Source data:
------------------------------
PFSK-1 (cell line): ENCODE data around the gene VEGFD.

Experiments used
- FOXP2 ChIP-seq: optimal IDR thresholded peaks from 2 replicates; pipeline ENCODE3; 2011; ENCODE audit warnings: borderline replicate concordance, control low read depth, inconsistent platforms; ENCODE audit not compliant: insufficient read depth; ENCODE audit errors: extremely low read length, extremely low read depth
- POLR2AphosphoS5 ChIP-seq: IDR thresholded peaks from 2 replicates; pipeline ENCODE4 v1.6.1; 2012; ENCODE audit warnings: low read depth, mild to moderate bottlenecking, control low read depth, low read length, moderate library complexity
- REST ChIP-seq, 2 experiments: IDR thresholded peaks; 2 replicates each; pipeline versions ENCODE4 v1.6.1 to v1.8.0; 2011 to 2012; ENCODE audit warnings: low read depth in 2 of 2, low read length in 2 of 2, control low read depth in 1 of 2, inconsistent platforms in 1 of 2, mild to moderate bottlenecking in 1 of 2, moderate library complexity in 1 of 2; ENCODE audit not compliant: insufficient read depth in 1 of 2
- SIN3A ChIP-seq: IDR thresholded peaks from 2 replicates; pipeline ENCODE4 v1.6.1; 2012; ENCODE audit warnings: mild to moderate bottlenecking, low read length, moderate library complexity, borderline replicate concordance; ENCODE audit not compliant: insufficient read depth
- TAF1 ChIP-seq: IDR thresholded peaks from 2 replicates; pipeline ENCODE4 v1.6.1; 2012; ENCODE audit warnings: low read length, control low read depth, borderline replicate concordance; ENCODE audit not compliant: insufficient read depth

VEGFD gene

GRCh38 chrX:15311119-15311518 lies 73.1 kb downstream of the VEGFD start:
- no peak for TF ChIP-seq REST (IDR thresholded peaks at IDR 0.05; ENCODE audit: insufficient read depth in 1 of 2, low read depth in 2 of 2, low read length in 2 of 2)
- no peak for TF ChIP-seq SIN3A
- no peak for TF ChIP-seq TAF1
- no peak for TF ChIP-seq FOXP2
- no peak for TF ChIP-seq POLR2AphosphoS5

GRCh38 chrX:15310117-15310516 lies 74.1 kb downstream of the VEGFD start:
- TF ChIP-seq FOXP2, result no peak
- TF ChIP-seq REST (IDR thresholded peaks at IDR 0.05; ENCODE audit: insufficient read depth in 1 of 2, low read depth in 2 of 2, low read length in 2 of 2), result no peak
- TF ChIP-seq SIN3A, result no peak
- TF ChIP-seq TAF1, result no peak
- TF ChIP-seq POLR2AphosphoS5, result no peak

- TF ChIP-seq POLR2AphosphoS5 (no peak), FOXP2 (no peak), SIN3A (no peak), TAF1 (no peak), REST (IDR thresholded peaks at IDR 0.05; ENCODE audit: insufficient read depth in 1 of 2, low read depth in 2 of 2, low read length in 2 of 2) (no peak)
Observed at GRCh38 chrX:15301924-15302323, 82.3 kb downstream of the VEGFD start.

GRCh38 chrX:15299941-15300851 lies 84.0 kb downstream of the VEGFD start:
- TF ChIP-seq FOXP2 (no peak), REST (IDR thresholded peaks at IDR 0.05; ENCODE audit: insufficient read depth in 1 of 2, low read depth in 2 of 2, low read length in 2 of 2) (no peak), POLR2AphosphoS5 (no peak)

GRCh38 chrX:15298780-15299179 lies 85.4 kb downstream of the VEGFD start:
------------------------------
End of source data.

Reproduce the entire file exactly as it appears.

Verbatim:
PFSK-1 (cell line): ENCODE data around the gene VEGFD.

Experiments used
- FOXP2 ChIP-seq: optimal IDR thresholded peaks from 2 replicates; pipeline ENCODE3; 2011; ENCODE audit warnings: borderline replicate concordance, control low read depth, inconsistent platforms; ENCODE audit not compliant: insufficient read depth; ENCODE audit errors: extremely low read length, extremely low read depth
- POLR2AphosphoS5 ChIP-seq: IDR thresholded peaks from 2 replicates; pipeline ENCODE4 v1.6.1; 2012; ENCODE audit warnings: low read depth, mild to moderate bottlenecking, control low read depth, low read length, moderate library complexity
- REST ChIP-seq, 2 experiments: IDR thresholded peaks; 2 replicates each; pipeline versions ENCODE4 v1.6.1 to v1.8.0; 2011 to 2012; ENCODE audit warnings: low read depth in 2 of 2, low read length in 2 of 2, control low read depth in 1 of 2, inconsistent platforms in 1 of 2, mild to moderate bottlenecking in 1 of 2, moderate library complexity in 1 of 2; ENCODE audit not compliant: insufficient read depth in 1 of 2
- SIN3A ChIP-seq: IDR thresholded peaks from 2 replicates; pipeline ENCODE4 v1.6.1; 2012; ENCODE audit warnings: mild to moderate bottlenecking, low read length, moderate library complexity, borderline replicate concordance; ENCODE audit not compliant: insufficient read depth
- TAF1 ChIP-seq: IDR thresholded peaks from 2 replicates; pipeline ENCODE4 v1.6.1; 2012; ENCODE audit warnings: low read length, control low read depth, borderline replicate concordance; ENCODE audit not compliant: insufficient read depth

VEGFD gene

GRCh38 chrX:15311119-15311518 lies 73.1 kb downstream of the VEGFD start:
- no peak for TF ChIP-seq REST (IDR thresholded peaks at IDR 0.05; ENCODE audit: insufficient read depth in 1 of 2, low read depth in 2 of 2, low read length in 2 of 2)
- no peak for TF ChIP-seq SIN3A
- no peak for TF ChIP-seq TAF1
- no peak for TF ChIP-seq FOXP2
- no peak for TF ChIP-seq POLR2AphosphoS5

GRCh38 chrX:15310117-15310516 lies 74.1 kb downstream of the VEGFD start:
- TF ChIP-seq FOXP2, result no peak
- TF ChIP-seq REST (IDR thresholded peaks at IDR 0.05; ENCODE audit: insufficient read depth in 1 of 2, low read depth in 2 of 2, low read length in 2 of 2), result no peak
- TF ChIP-seq SIN3A, result no peak
- TF ChIP-seq TAF1, result no peak
- TF ChIP-seq POLR2AphosphoS5, result no peak

- TF ChIP-seq POLR2AphosphoS5 (no peak), FOXP2 (no peak), SIN3A (no peak), TAF1 (no peak), REST (IDR thresholded peaks at IDR 0.05; ENCODE audit: insufficient read depth in 1 of 2, low read depth in 2 of 2, low read length in 2 of 2) (no peak)
Observed at GRCh38 chrX:15301924-15302323, 82.3 kb downstream of the VEGFD start.

GRCh38 chrX:15299941-15300851 lies 84.0 kb downstream of the VEGFD start:
- TF ChIP-seq FOXP2 (no peak), REST (IDR thresholded peaks at IDR 0.05; ENCODE audit: insufficient read depth in 1 of 2, low read depth in 2 of 2, low read length in 2 of 2) (no peak), POLR2AphosphoS5 (no peak)

GRCh38 chrX:15298780-15299179 lies 85.4 kb downstream of the VEGFD start: